TLS Termination

To secure Redpanda Console using TLS (Transport Layer Security), you can either let Redpanda Console handle TLS termination or you can offload it to an upstream component, such as a reverse proxy or a cloud HTTPS load balancer. TLS termination refers to the process of decrypting incoming TLS-encrypted traffic. Choosing the right approach depends on various factors, such as your application’s traffic load, the complexity of your infrastructure, security requirements, and resource availability:

  • Redpanda Console handles TLS termination

    Advantages Drawbacks

    Simplicity: You don’t need an additional component to handle the TLS termination.

    Performance: TLS termination can be computationally expensive, especially for high-traffic applications.

    Control: Because the TLS termination happens within Redpanda Console, you have direct control over the process, which can be beneficial for troubleshooting and custom configurations.

  • An upstream component handles TLS termination

    Advantages Drawbacks

    Performance: Offloading the task of TLS termination to another component can help improve the performance of Redpanda Console by reducing its computational load.

    Complexity: Using another component for TLS termination can increase the overall complexity of your system.

    Flexibility: You can use different types of upstream components (like various reverse proxies or load balancers) depending on your infrastructure needs and preferences.

    Simplicity: Reverse proxies like NGINX Ingress can integrate with other components such as cert-manager, which automatically renews certificates from LetsEncrypt.

Use Redpanda Console for TLS termination

When you use Redpanda Console to terminate the TLS connection, Redpanda Console starts two HTTP servers:

  • An HTTPS server on the configured HTTPS port.

  • An HTTP server on the configured HTTP port which redirects HTTP requests to the HTTPS port.

Use this example YAML configuration to let Redpanda Console handle TLS:

  # httpsListenPort defines the port on which Redpanda Console is listening for TLS connections, while advertisedHttpsListenPort defines the port that is advertised to clients, which may be different due to network configurations such as load balancers or proxies. advertisedHttpsListenPort is needed when redirecting a HTTP request to an HTTPS URL.
  httpsListenPort: 443
  advertisedHttpsListenPort: 443
  listenPort: 8080
    enabled: true
    certFilepath: <path-to-cert>
    keyFilepath: <path-to-key>
    # AllowedOrigins is a list of origins that can send requests from a browser to the Redpanda Console
    # API. By default, a same-site policy is enforced to prevent CSRF-attacks.
    # Only in very specific deployment models you may need to change the secure default.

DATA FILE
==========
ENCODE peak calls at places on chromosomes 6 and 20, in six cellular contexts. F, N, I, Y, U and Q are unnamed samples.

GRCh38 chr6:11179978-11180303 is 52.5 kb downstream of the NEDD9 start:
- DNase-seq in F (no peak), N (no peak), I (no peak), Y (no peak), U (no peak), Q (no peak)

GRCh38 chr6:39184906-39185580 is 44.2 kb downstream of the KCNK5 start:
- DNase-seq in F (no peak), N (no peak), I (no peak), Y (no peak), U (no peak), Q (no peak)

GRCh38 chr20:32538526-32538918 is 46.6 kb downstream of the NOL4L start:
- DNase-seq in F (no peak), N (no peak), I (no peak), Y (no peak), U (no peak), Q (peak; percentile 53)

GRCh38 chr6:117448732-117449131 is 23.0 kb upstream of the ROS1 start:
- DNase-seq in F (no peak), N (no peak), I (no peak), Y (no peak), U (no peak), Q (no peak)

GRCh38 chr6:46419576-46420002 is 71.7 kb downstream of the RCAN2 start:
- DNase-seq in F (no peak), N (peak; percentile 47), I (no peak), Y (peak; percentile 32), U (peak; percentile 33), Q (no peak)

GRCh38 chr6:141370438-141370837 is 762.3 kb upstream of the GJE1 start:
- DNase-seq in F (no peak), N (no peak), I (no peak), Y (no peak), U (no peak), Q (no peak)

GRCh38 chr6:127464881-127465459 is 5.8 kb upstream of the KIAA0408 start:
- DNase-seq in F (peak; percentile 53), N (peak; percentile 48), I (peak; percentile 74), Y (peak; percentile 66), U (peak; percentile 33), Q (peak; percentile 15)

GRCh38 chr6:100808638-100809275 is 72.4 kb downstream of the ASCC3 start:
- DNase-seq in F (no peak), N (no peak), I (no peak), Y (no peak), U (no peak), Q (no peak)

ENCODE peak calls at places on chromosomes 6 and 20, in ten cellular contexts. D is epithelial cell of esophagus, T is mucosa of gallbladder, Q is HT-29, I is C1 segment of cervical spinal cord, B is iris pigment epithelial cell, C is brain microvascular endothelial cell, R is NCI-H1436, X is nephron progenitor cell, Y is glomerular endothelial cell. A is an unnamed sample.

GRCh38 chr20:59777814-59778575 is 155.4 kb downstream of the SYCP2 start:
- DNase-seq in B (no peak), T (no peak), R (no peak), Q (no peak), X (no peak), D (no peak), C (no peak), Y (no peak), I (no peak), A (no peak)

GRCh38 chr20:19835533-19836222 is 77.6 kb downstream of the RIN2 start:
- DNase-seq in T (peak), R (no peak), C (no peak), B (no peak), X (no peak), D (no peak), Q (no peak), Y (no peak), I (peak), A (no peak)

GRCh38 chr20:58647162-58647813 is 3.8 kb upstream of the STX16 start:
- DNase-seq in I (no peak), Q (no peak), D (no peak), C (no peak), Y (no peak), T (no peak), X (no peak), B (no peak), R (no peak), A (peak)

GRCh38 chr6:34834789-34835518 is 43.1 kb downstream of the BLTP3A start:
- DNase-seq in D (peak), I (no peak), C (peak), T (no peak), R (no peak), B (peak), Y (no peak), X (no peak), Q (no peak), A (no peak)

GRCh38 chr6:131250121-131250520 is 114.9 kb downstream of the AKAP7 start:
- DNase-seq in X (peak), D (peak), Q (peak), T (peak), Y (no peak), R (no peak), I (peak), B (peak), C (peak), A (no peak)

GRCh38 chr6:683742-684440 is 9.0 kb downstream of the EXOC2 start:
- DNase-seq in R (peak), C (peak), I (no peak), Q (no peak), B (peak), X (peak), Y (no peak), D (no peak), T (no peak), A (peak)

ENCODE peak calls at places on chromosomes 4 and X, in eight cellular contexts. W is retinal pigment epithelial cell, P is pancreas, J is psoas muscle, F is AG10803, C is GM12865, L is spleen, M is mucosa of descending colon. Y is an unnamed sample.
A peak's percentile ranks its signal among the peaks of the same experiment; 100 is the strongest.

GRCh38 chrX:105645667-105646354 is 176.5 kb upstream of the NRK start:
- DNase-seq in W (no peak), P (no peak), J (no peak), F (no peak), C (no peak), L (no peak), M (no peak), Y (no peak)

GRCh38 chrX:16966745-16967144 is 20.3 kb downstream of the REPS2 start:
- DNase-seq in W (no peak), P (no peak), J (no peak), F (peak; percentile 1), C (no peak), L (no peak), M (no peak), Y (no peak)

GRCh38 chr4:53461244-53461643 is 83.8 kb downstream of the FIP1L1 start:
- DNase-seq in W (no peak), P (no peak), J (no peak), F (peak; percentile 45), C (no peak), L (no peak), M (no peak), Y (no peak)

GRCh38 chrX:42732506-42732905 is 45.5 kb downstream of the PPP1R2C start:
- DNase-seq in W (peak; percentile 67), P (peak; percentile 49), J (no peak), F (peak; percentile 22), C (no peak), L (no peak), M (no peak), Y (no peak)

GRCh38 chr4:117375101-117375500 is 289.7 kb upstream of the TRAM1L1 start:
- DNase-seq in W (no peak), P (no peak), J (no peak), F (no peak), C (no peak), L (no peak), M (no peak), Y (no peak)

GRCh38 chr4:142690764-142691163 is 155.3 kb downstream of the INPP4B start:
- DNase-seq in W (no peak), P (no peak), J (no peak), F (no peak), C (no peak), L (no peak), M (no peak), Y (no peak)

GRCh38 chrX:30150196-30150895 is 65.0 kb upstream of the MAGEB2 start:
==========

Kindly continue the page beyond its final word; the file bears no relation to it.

# For example, during development, it's common to have the API server and the client running on different ports of localhost, which are treated as different origins by browsers. In this case, you would need to set `allowedOrigins` to include the origin of your client's development server.
  # allowedOrigins: []

Replace <path-to-cert> and <path-to-key> with the paths of your TLS certificate and key, respectively.

In this example, Redpanda Console is serving HTTPS traffic on port 443, where both httpsListenPort and advertisedHttpsListenPort are set to the same value. Any requests to the listenPort 8080 are redirected to the advertisedHttpsListenPort.

If you want Redpanda Console to serve HTTPS on a non-standard port like 8081, but you want to present the URL to users as though it’s serving on the standard HTTPS port 443, you can set httpsListenPort to 8081 and advertisedHttpsListenPort to 443. This configuration might be useful in development or testing scenarios. For example, if Redpanda Console’s internal address is but externally it’s accessed through, set httpsListenPort to 8081 and advertisedHttpsListenPort to 443. Despite listening internally on 8081, Redpanda Console will generate URLs for clients using port 443.

If you host Redpanda Console under a sub-path of your domain, such as, configure HTTP path rewrites^ in Redpanda Console.

Use an upstream component for TLS termination

When you use an upstream component for TLS termination, the upstream component handles the secure TLS connection, and Redpanda Console receives unencrypted HTTP traffic from this component. You can use various upstream components, including reverse proxies, such as NGINX and HAProxy, as well as cloud HTTPS load balancers. To use this option, you must:

  1. Configure the upstream component to handle TLS termination.

  2. Ensure that the upstream component routes traffic to the address and port of Redpanda Console.

  3. Ensure that the upstream component is configured to pass along the original host header so that Redpanda Console can generate correct URLs, even when it’s behind a reverse proxy or load balancer.

  4. Disable TLS in Redpanda Console:

      listenPort: 8080
        enabled: false
TLS is disabled by default.

Although Redpanda Console isn’t using TLS, the traffic remains secure because the upstream component handles TLS.

If you host Redpanda Console under a sub-path of your domain, such as, configure HTTP path rewrites^ in Redpanda Console.